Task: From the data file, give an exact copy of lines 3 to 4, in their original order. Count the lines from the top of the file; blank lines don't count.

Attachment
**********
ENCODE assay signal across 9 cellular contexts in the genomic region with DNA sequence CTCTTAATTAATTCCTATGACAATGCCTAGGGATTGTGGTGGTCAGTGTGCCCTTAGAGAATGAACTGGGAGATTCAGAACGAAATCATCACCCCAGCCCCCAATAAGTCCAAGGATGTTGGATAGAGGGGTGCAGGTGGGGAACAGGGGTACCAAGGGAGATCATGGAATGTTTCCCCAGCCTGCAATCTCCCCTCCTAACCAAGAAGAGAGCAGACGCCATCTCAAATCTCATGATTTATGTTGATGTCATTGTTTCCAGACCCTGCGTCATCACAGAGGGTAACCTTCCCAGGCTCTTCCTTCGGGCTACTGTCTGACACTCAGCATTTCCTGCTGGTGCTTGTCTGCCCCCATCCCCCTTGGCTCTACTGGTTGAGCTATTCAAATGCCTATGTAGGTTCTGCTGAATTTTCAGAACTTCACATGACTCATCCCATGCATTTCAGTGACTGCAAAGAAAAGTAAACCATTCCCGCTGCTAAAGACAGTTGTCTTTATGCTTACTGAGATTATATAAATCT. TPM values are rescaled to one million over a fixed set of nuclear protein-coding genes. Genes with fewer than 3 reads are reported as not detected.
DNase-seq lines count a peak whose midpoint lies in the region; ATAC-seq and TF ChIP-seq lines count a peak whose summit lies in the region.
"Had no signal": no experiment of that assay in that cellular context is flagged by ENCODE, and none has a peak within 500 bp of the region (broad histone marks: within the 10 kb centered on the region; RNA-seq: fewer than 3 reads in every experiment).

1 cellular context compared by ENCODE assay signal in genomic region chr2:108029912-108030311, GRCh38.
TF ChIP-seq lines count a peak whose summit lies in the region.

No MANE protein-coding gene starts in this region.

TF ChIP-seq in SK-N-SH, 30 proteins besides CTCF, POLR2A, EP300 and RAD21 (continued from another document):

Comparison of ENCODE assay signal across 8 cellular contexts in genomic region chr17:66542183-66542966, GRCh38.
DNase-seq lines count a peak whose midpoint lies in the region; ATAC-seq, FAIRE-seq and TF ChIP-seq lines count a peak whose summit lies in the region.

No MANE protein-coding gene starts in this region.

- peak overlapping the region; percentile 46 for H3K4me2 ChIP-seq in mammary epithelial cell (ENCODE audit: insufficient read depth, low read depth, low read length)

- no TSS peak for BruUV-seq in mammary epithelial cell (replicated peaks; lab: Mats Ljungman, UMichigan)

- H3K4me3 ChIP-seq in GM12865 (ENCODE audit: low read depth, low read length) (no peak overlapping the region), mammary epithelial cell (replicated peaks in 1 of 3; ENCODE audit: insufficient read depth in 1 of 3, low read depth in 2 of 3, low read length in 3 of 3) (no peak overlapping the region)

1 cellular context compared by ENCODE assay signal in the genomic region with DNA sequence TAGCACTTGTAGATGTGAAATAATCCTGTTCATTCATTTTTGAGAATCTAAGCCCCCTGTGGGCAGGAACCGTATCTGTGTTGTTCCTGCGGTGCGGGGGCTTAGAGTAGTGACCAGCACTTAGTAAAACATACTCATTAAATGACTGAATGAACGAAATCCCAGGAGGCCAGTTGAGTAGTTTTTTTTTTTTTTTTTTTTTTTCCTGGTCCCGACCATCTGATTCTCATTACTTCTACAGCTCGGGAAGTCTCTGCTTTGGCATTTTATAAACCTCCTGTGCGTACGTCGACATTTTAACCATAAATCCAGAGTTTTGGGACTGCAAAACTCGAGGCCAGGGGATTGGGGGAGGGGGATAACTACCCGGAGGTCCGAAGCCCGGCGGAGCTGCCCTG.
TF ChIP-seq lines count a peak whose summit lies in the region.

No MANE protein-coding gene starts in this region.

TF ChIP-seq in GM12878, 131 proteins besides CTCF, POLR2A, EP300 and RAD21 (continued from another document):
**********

"Had no signal": no experiment of that assay in that cellular context is flagged by ENCODE, and none has a peak within 500 bp of the region (broad histone marks: within the 10 kb centered on the region; RNA-seq: fewer than 3 reads in every experiment).

1 cellular context compared by ENCODE assay signal in genomic region chr2:108029912-108030311, GRCh38.